Update from Mr Speakman

Item Date: 25-Jun-2017

One thing that never fails to astound me is how the schools outside of the United States achieve and maintain the standard of excellence we demand in our 5.0 family. I mean after all, I see them twice a year maybe and yet they are on the same page we are here. This speaks to the most important element of the success of our group, and that is that you have to care, a lot. Of course the value of having every technique, set and form on DVD shot from multiple angles helps. But still, think about the sacrifice and desire that goes into accomplishing this amazing goal. Add to that difficulty if English is not your first language, and maybe you don’t speak English at all. And yet this overwhelming success continues to happen year after year after year.
Such was the case in my latest month long trip to Australia and New Zealand in August of 2014. To say the least Kenpo 5.0 is in the best of hands in both countries. Starting in Melbourne Australia with Tony Angus, one of Australia’s finest black belts, to Brisbane with Don and Suzanne Woods and of course down to Sydney and MacArthur with Martin Gosling and the countries representative David Giovenco at the helm. After Australia was my favorite place on Earth, New Zealand. Our 5.0 Fighter Competition was held in Taranaki New Zealand under the direction of Shane and Tessa Wallacehoskin with another fantastic competition. Mark Robinson in Cambridge, Shane and Tessa Wallacehoskin in Taranaki,  Chris, Levon and Annette Church in Auckland, Paul Bryant also in Auckland with Alistair Van Mil, Shane Rynne.  Those individuals and their students in both countries have been able to maintain the standard we have come to know as “SUSTAINED EXCELLENCE”. Roughly translated “sustained excellence” is adhering to the 80 20 rule. And that rule stipulates that at any given moment you or your students must be able to perform with excellence at least 80 percent of what they are telling me they know by the color of the belt around their waist “first call”. For the remaining 20 percent they get a second chance. This standard makes clear that we don’t take the belt color for granted, even if it is black belt with a bunch of red on it.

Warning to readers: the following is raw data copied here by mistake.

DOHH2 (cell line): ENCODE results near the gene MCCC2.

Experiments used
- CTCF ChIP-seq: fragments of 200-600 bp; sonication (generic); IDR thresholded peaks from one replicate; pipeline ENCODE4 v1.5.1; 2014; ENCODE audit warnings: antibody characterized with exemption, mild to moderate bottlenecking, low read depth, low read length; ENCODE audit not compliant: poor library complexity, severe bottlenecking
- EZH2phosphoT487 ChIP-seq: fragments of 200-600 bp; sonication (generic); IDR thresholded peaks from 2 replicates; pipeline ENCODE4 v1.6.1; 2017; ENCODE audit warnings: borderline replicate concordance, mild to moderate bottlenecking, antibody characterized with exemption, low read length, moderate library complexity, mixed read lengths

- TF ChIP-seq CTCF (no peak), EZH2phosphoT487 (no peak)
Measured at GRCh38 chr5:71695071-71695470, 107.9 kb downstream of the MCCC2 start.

Honestly I never thought anyone would want to put up with my obsession and professionalism that has always been the minimum standard from my teachers. But as I went forward with the idea of just teaching what I know the way I way I know it then whoever came with me would be of like mind and spirit. And after all these years so many people from all around the world have become part of the Kenpo 5.0 family and therefore the solution for Kenpo. If you are part of the same consciousness then please reflect on this idea of building a bridge to the future so that the dream can stay alive for generations.
If you knew Mr. Parker, or read any of his works you would see inculcated throughout his writings was the idea of a continuous evolving and changing art so it would not become “obsolete”. This can’t be change for the sake of change or for the personal self aggrandizement to reach a position of ownership. It must be change that is centered in creating solutions to meet the call of the day and perpetuating the art of Kenpo. My desire is for you to reflect on these things and not be limited by adhering to claims of the card carrying members of the religion of the insecure who would have you not look outside the box. Reach, stretch, grow and become part of the solution, with or without us.
Jeff Speakman